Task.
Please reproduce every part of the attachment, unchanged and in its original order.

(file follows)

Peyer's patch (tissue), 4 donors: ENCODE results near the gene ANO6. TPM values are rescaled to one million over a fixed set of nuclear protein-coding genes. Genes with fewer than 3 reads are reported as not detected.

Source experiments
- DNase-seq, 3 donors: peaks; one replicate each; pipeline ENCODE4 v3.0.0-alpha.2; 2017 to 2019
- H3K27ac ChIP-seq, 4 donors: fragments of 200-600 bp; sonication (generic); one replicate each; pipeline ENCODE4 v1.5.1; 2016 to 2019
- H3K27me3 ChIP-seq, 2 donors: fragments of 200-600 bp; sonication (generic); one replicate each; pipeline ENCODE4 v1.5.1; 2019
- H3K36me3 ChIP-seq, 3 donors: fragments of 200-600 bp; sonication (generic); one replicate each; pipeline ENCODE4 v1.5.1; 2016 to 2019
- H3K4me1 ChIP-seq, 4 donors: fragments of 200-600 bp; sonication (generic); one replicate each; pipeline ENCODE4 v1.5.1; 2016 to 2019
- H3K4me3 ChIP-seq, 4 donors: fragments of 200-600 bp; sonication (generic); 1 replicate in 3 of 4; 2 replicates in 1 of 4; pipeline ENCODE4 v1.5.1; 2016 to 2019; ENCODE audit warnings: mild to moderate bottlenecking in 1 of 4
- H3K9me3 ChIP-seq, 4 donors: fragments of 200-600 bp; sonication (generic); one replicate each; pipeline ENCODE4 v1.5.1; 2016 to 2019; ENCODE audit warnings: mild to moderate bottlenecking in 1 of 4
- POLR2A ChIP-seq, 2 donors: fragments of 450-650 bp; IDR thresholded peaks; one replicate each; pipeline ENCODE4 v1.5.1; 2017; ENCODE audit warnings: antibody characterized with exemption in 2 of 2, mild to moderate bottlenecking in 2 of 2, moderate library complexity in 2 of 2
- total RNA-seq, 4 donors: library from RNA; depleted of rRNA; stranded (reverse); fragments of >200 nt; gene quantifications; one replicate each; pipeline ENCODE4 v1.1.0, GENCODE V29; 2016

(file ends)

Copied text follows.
Peyer's patch (tissue), 4 donors: ENCODE results near the gene ANO6. TPM values are rescaled to one million over a fixed set of nuclear protein-coding genes. Genes with fewer than 3 reads are reported as not detected.

Source experiments
- DNase-seq, 3 donors: peaks; one replicate each; pipeline ENCODE4 v3.0.0-alpha.2; 2017 to 2019
- H3K27ac ChIP-seq, 4 donors: fragments of 200-600 bp; sonication (generic); one replicate each; pipeline ENCODE4 v1.5.1; 2016 to 2019
- H3K27me3 ChIP-seq, 2 donors: fragments of 200-600 bp; sonication (generic); one replicate each; pipeline ENCODE4 v1.5.1; 2019
- H3K36me3 ChIP-seq, 3 donors: fragments of 200-600 bp; sonication (generic); one replicate each; pipeline ENCODE4 v1.5.1; 2016 to 2019
- H3K4me1 ChIP-seq, 4 donors: fragments of 200-600 bp; sonication (generic); one replicate each; pipeline ENCODE4 v1.5.1; 2016 to 2019
- H3K4me3 ChIP-seq, 4 donors: fragments of 200-600 bp; sonication (generic); 1 replicate in 3 of 4; 2 replicates in 1 of 4; pipeline ENCODE4 v1.5.1; 2016 to 2019; ENCODE audit warnings: mild to moderate bottlenecking in 1 of 4
- H3K9me3 ChIP-seq, 4 donors: fragments of 200-600 bp; sonication (generic); one replicate each; pipeline ENCODE4 v1.5.1; 2016 to 2019; ENCODE audit warnings: mild to moderate bottlenecking in 1 of 4
- POLR2A ChIP-seq, 2 donors: fragments of 450-650 bp; IDR thresholded peaks; one replicate each; pipeline ENCODE4 v1.5.1; 2017; ENCODE audit warnings: antibody characterized with exemption in 2 of 2, mild to moderate bottlenecking in 2 of 2, moderate library complexity in 2 of 2
- total RNA-seq, 4 donors: library from RNA; depleted of rRNA; stranded (reverse); fragments of >200 nt; gene quantifications; one replicate each; pipeline ENCODE4 v1.1.0, GENCODE V29; 2016